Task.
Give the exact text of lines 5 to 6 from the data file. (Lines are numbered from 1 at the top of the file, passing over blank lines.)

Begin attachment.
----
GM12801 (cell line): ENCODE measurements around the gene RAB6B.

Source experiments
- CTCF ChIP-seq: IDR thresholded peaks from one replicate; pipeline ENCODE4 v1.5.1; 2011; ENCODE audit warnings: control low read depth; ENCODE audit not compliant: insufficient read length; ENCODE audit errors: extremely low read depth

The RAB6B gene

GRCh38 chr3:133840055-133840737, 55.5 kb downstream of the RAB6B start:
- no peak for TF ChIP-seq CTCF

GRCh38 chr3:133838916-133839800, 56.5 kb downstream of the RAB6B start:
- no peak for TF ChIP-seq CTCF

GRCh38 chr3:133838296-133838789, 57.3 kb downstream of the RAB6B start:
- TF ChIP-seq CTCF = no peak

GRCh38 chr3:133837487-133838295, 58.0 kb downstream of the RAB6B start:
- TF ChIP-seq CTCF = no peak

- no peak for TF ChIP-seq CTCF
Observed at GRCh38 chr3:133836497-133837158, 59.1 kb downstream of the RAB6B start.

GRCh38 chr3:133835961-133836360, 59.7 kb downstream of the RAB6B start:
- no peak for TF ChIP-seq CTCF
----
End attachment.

GRCh38 chr3:133840055-133840737, 55.5 kb downstream of the RAB6B start:
- no peak for TF ChIP-seq CTCF